San Diego County Treasurer-Tax Collector Dan McAllister announced Monday his office will begin mailing defaulted tax bills to property owners who have prior year unpaid property taxes.
“We’re sending 2,580 fewer defaulted bills than we sent last year,” McAllister said. “These numbers are a positive sign that our economy is continuing to improve.”
The Treasurer-Tax Collector’s Office sent reminder notices to late taxpayers in June, warning them that they will have to pay more if their taxes go into default. Those parcels that remained unpaid will receive their defaulted bill in the coming week.
“We hate to see people have to pay significantly more in late fees, so we try to warn them at every step that additional penalties are coming,” McAllister said. “Still, we had a 99% collection rate this fiscal year — one of the highest in the state — which shows that the majority of San Diegans take the responsibility to pay on time seriously.”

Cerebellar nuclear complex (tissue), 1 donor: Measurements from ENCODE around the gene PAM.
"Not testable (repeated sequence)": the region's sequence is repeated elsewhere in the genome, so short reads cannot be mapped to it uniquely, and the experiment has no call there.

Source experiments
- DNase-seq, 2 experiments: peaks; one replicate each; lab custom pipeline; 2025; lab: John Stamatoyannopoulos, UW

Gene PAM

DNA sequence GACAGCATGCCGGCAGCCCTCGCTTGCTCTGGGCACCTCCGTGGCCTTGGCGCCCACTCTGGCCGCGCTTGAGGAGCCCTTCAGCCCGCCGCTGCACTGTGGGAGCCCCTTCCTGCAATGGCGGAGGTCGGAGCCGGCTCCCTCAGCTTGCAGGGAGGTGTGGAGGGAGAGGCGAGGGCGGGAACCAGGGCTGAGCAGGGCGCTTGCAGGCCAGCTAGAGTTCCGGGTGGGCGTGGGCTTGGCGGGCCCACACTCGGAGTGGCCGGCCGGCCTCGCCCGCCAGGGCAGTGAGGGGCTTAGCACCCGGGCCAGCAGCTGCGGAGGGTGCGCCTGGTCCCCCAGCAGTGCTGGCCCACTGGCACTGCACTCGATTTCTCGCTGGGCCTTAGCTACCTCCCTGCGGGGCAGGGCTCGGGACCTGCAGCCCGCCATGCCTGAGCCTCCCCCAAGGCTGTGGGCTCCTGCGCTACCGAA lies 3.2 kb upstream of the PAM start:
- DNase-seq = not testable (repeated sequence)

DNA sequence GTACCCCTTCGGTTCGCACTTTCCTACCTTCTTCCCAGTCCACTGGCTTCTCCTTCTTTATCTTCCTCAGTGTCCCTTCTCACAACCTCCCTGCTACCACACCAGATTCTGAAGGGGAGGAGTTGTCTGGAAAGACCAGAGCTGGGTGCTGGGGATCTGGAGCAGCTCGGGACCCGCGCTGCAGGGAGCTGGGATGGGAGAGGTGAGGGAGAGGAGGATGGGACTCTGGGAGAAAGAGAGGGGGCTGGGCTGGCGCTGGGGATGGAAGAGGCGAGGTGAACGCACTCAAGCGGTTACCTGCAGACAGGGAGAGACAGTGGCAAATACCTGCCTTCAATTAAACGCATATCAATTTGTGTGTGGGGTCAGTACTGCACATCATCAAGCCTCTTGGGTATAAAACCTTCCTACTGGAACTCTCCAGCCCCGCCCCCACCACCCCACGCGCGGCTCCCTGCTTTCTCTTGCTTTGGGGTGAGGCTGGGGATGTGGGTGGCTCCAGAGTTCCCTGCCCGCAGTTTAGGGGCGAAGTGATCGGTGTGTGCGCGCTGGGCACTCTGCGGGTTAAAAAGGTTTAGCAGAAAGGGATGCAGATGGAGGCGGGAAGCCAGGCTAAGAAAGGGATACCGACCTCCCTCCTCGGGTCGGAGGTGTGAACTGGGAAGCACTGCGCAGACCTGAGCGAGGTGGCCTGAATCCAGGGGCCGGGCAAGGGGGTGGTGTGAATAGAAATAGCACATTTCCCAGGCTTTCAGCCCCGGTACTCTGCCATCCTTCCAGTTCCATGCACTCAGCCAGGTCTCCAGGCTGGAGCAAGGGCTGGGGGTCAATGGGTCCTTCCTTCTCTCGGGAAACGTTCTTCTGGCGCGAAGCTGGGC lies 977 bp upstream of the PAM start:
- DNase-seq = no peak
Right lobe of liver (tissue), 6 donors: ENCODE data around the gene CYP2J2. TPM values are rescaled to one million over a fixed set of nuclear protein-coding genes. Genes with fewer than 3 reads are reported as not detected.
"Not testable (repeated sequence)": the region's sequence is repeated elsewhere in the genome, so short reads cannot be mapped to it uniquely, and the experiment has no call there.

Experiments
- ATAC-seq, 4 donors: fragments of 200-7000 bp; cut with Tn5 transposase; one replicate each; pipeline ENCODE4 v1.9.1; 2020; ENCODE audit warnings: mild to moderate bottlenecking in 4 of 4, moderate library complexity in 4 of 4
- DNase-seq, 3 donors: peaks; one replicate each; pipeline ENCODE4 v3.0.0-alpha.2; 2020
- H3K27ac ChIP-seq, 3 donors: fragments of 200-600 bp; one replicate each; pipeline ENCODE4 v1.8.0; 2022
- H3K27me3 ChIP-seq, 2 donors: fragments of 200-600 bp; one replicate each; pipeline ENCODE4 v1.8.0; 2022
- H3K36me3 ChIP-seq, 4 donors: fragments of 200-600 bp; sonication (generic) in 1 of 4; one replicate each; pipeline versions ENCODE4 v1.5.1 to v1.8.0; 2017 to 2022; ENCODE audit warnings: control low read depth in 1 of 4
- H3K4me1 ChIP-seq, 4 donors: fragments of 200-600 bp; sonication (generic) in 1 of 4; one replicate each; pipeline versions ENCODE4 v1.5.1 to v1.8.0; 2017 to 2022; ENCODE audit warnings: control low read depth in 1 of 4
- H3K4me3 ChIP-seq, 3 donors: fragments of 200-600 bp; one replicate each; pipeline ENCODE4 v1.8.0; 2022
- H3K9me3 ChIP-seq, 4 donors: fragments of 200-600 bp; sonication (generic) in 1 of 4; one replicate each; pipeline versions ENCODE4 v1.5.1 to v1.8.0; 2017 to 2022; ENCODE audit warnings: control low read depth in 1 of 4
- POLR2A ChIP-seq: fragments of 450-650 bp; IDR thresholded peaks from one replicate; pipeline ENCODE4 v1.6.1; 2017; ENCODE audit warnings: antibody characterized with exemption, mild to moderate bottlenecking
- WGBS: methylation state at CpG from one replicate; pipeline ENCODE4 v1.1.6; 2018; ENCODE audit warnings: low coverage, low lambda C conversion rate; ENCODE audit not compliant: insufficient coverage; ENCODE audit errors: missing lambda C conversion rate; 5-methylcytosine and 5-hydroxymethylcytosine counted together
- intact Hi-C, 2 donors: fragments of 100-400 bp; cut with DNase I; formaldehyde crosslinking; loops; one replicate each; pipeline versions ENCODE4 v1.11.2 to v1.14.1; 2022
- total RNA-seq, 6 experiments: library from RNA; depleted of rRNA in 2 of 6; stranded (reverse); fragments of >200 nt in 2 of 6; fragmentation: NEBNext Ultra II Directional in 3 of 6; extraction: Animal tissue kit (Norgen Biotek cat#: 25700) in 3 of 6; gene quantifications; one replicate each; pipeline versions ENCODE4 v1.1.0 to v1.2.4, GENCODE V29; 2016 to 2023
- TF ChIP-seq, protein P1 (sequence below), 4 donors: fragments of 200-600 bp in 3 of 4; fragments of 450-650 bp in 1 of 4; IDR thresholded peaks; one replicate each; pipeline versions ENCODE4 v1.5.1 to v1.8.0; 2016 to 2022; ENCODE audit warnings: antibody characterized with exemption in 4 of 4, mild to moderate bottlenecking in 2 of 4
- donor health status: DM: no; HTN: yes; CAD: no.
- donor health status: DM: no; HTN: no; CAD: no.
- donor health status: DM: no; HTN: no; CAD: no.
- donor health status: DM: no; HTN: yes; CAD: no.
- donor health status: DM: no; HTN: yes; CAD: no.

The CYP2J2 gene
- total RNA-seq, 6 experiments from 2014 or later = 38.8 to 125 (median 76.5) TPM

The defaulted bills total more than $111 million; last year, $127 million in defaulted taxes were due. The deadline to pay the 2020-2021 annual tax bill was June 30.
Per California Revenue and Taxation Code, beginning July 1, each late bill will incur a 1.5% penalty each month — up to 18% per year — that it remains unpaid. That is on top of the 10% penalty added for each late installment.
Threat of increased penalties is not the only incentive for people to pay their taxes. Under California law, the tax collector may sell any or all portions of properties that have been in default for five or more years.
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